Retirement on Your Terms

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My retired clients are some of the most vibrant and active people I know — and there’s no stopping them. Retirement also looks a lot different now than it did 50 years ago. People have a long list of trips they’re taking, events they’re attending, and visits they’re having with friends and family. People are also living longer and staying active, which means you have a lot of time to enjoy your post-work time. They’re also choosing to retire on their terms, not on the timeline of previous generations.

My clients are choosing a retirement that’s all theirs, but I think everyone can have that. I have also found that many of my clients start this planning by thinking about their homes now, rather than later.

Moving When You Want — Not When It’s Needed

There’s a common thread I’ve found amongst my retired clients: choosing when and where they move. A lot of people dread this phase of aging: when they’re forced out of their home due to illness or the inability to keep up with the housework. But what I’ve found is much the opposite: my clients are choosing to move out of their homes and into retirement communities or homes where they can age well that allow them to live vibrant and active lives. They’re happier than they thought they’d be, and they’re set to ride out the rest of their retirement with much more ease.

Other clients are choosing to renovate their homes so that they can properly prepare for signs of aging. Making sure they have room for chair lifts, walk-in tubs, and even main floor masters are all common areas of focus. This way, newly retired individuals can still travel, engage in all their activities, and maintain their preferred lifestyles while they prepare their home for aging well.

It’s not just the home setting where I see clients planning for a retirement all their own, though.

Control Over Your Choices

When you leave the workforce, it’s natural to have many worries about your future. Among these concerns are questions like, “Will I have enough money to retire?” and “What will I do?” But there’s also a lot of concern about the future as you age.

Questions become: “How do I plan my estate? How do I decide when to stop driving? And who is going to take care of me if I get ill?” Many of these are elements are something retirees have encountered with their own parents, and they want to be proactive for themselves and their families. In fact, as you approach and enter retirement, this level of planning can be empowering.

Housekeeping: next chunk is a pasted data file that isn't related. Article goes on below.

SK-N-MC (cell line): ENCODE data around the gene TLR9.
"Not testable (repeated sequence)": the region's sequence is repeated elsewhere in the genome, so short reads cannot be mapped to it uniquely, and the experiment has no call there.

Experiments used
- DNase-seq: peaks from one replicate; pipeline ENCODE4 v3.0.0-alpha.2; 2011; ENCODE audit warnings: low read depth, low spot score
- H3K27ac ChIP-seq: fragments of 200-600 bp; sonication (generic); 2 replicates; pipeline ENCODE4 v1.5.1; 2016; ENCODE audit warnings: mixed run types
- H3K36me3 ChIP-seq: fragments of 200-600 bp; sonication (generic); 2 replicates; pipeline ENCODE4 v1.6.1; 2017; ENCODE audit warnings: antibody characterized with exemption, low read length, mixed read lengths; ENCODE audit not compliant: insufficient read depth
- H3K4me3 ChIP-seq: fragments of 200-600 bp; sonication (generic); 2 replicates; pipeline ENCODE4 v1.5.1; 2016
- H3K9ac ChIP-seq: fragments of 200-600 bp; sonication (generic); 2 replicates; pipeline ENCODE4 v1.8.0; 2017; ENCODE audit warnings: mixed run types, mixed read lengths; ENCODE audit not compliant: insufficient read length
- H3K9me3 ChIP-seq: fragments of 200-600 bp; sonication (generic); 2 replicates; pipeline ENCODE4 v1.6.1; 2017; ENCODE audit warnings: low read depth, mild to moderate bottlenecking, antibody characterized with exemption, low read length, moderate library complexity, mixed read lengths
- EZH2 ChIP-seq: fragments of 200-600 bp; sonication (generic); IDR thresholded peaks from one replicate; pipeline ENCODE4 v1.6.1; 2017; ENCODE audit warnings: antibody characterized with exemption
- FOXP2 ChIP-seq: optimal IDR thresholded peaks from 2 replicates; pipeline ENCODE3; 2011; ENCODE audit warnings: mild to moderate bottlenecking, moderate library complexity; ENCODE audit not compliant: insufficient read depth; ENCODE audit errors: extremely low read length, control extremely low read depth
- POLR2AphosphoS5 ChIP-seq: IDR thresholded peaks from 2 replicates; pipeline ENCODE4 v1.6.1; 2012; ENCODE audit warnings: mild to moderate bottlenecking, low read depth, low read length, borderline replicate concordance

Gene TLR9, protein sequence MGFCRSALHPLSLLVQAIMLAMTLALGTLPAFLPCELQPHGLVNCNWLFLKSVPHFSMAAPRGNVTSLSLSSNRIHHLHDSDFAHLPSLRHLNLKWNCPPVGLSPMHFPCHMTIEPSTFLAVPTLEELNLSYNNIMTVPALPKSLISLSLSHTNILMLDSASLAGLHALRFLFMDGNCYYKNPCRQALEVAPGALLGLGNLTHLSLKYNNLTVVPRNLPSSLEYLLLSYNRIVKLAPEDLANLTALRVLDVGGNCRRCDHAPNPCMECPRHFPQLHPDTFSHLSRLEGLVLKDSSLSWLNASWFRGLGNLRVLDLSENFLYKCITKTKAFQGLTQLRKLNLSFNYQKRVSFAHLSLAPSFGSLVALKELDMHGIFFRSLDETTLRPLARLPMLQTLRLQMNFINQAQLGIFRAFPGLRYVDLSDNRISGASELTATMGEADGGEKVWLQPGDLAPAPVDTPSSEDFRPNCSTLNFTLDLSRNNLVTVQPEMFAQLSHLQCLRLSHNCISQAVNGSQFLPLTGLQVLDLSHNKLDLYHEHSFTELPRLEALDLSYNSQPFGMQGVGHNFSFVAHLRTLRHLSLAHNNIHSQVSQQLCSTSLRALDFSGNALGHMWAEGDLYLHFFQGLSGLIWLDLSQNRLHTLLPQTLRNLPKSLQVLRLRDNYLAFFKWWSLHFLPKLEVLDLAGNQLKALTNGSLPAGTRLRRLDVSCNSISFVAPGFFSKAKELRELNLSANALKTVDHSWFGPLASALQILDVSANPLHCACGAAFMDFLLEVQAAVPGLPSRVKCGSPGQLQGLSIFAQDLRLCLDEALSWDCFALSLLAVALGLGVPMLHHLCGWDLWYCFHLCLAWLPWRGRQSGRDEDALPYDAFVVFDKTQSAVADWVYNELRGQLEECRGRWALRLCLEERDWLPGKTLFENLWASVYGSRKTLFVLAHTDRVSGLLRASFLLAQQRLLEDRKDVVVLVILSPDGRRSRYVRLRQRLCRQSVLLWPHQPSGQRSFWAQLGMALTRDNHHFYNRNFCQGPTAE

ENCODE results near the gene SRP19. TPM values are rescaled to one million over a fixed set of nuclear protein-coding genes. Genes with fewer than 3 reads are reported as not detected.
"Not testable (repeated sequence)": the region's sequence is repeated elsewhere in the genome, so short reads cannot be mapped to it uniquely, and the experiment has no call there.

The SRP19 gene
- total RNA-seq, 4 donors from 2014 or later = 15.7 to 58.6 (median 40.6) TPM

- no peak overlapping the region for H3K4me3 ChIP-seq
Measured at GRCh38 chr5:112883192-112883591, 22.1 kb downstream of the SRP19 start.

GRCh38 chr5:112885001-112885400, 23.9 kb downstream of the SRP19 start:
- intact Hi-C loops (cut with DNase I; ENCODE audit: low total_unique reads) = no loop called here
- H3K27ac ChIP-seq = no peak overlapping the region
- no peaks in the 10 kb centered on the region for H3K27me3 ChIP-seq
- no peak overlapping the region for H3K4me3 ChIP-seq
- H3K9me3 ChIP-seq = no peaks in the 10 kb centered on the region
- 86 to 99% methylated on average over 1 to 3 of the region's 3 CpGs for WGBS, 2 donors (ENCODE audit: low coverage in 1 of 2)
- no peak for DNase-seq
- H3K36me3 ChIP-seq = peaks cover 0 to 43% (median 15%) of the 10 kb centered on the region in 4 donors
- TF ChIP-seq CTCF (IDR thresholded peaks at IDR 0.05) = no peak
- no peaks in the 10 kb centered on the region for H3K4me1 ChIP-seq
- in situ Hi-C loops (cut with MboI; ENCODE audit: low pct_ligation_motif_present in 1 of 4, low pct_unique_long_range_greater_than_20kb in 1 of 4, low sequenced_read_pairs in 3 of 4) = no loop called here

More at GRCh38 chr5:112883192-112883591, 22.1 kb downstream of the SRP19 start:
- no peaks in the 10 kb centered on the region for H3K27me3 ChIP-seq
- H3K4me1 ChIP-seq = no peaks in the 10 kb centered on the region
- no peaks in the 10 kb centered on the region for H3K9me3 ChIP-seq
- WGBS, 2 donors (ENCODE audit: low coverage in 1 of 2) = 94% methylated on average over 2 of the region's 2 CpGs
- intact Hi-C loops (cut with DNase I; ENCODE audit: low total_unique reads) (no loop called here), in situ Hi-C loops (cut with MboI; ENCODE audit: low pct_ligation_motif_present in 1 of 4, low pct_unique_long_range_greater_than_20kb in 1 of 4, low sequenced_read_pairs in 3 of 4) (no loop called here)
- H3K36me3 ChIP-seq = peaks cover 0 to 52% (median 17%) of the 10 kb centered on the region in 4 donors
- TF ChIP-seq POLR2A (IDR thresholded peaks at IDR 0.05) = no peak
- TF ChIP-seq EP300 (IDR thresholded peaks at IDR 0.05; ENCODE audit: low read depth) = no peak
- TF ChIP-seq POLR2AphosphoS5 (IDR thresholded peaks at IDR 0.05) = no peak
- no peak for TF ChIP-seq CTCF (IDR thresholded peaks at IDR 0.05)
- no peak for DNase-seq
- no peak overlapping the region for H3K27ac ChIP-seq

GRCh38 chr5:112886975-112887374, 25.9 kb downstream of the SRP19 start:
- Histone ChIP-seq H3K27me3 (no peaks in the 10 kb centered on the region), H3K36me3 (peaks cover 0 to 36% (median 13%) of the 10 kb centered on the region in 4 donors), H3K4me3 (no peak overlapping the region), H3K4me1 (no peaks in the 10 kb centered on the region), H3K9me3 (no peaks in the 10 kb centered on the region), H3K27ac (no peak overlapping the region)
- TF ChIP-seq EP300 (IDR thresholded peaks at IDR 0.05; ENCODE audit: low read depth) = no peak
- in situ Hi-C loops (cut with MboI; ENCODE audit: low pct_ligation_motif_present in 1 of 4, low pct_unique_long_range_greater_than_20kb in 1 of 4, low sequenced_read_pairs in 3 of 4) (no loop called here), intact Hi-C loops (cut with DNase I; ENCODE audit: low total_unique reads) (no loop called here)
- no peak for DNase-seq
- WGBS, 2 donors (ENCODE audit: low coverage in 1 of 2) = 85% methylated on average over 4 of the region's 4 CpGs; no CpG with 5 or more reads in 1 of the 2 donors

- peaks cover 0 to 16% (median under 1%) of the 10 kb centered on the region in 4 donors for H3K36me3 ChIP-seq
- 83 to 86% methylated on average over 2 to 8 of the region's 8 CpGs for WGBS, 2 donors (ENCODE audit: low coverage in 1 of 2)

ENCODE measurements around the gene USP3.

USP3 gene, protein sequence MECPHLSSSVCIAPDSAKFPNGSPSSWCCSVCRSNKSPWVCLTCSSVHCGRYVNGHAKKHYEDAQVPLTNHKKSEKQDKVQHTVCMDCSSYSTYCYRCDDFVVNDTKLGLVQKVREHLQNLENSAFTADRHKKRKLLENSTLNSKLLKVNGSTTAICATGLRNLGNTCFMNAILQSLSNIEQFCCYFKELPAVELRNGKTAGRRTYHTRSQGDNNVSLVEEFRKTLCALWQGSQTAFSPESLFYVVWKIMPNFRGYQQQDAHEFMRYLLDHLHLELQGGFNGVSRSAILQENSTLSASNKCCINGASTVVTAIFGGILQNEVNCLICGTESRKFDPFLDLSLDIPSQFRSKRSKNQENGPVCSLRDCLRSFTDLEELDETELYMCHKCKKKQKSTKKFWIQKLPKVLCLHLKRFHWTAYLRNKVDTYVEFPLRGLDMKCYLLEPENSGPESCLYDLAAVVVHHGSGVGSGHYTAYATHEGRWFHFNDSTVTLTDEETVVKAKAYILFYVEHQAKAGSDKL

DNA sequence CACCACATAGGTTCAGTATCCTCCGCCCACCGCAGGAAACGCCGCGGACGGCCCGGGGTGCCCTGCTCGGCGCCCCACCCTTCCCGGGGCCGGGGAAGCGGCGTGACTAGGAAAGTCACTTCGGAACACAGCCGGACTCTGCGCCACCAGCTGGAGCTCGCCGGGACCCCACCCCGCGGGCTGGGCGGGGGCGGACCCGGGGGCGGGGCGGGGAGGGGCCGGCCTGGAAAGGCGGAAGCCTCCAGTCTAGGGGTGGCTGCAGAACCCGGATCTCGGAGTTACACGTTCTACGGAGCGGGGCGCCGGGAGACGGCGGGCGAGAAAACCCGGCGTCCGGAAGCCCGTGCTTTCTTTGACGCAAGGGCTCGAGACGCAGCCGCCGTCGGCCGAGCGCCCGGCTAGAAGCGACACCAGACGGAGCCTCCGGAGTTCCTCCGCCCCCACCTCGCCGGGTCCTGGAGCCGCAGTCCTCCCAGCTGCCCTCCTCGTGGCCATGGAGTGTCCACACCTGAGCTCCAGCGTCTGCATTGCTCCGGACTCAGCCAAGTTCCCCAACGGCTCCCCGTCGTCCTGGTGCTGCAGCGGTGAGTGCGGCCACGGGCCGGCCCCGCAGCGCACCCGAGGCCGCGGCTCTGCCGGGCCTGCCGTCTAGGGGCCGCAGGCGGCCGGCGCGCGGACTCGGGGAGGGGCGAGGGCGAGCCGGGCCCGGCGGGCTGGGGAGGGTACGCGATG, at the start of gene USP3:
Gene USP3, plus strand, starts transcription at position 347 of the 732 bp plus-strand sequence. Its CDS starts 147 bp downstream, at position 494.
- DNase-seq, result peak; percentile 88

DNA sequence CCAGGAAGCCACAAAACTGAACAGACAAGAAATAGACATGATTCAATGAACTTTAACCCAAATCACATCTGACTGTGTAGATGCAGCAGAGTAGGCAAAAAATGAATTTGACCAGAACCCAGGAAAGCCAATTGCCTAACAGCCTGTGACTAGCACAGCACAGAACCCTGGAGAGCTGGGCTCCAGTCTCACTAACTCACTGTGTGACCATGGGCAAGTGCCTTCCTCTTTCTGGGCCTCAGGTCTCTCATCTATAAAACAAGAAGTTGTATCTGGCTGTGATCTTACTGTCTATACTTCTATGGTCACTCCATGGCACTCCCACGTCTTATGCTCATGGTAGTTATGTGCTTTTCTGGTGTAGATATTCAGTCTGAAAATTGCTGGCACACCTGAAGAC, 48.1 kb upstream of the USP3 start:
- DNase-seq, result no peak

If you want to take control of your retirement, you’ll need to consider more than your retirement accounts. You’ll also want to think about:

  • Driving: When do you plan to stop driving? How do you want your family or children to approach you about driving?

  • Care: Who do you want to take care of you if you get sick? Do you want to have someone in your family care for you? Do you want to have in-home care or are you comfortable with a nursing home?

  • Housework: How will you manage the housework as you age? Will you hire out help or ask your family to help? If you’re married, how will you manage your spouse’s duties if they can’t manage them?

  • Travel: Where do you want to travel now? What is your timeline and at what point will you plan to stay closer to home?

  • Financial caretaking: When do you want to hand over the financial caretaking responsibilities and to whom do you want to manage your affairs?

The biggest question is: What do you want for your retirement… the entirety of it? There’s a lot to look forward to in retirement, including having the ability and resources you need to take control of your choices.

Creating Family Agreements

One of the best ways to plan for long-life planning — aside from the financial aspect of it — is to create family agreements. With a family agreement, you can plan for the day-to-day aspects of the future and have transparency on your wishes, even if it’s just you and your partner.

These family agreements can include:

  • Your wishes on moving (if you don’t plan to do so before needed)

  • Rules or “markers” that it’s time to stop driving (i.e. inability to see at night)

  • Care arrangements (who will care for you, where you want to receive care)

  • Housework arrangements (who will take care of what around the house, when to call a housekeeper)

  • Financial caretaking

  • Anything else relevant to your family

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While nobody likes to think about getting older, this is often one of the most empowering exercises for my clients. This allows you to enjoy the early phase of your retirement more because you’ve already got your long-life planning done!

To help you create these family agreements, I’ve created a really simple resource: The Family Agreements Workbook. You can download it and fill it out with your family today and have control of your later retirement, so you can enjoy your early retirement without worry!

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